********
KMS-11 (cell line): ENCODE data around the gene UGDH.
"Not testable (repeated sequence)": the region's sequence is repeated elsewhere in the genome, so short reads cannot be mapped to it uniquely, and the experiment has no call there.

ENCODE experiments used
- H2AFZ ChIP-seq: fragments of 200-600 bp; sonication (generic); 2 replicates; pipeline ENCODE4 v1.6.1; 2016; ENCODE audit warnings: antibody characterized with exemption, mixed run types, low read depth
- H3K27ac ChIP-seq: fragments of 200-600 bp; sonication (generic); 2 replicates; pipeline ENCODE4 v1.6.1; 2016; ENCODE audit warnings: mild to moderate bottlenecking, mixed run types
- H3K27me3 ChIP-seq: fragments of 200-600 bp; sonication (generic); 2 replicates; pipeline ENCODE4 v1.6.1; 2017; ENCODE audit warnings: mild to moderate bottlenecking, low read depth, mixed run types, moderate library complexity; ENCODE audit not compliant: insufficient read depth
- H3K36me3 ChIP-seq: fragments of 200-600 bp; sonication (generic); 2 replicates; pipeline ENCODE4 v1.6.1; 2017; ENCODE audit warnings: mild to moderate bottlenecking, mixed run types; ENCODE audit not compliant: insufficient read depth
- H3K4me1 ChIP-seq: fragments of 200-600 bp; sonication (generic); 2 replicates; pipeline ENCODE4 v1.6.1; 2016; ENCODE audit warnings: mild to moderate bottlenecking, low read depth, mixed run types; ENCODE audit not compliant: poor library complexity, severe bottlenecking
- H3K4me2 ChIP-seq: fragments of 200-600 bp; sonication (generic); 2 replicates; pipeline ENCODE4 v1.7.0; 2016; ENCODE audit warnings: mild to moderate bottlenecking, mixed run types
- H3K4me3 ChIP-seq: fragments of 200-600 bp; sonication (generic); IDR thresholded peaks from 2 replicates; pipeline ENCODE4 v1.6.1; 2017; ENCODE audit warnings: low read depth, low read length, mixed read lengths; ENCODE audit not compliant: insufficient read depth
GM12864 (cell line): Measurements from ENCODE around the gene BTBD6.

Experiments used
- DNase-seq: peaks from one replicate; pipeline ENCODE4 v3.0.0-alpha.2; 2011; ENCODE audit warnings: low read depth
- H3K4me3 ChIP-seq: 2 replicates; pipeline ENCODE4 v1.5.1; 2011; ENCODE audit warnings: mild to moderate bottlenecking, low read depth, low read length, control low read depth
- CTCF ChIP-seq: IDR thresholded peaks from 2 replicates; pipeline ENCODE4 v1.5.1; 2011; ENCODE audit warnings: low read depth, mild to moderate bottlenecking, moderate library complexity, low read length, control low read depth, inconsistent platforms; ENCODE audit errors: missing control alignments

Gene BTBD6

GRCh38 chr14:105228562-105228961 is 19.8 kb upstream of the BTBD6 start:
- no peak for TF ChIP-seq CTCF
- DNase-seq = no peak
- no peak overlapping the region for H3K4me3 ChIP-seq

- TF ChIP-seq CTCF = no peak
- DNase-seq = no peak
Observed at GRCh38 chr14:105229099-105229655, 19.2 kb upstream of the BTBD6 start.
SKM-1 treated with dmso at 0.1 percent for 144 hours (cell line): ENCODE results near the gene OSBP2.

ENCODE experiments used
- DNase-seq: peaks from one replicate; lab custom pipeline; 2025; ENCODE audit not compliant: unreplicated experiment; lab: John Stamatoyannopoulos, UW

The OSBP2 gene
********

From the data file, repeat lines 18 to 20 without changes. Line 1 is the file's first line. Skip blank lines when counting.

- no peak for TF ChIP-seq CTCF
- DNase-seq = no peak
- no peak overlapping the region for H3K4me3 ChIP-seq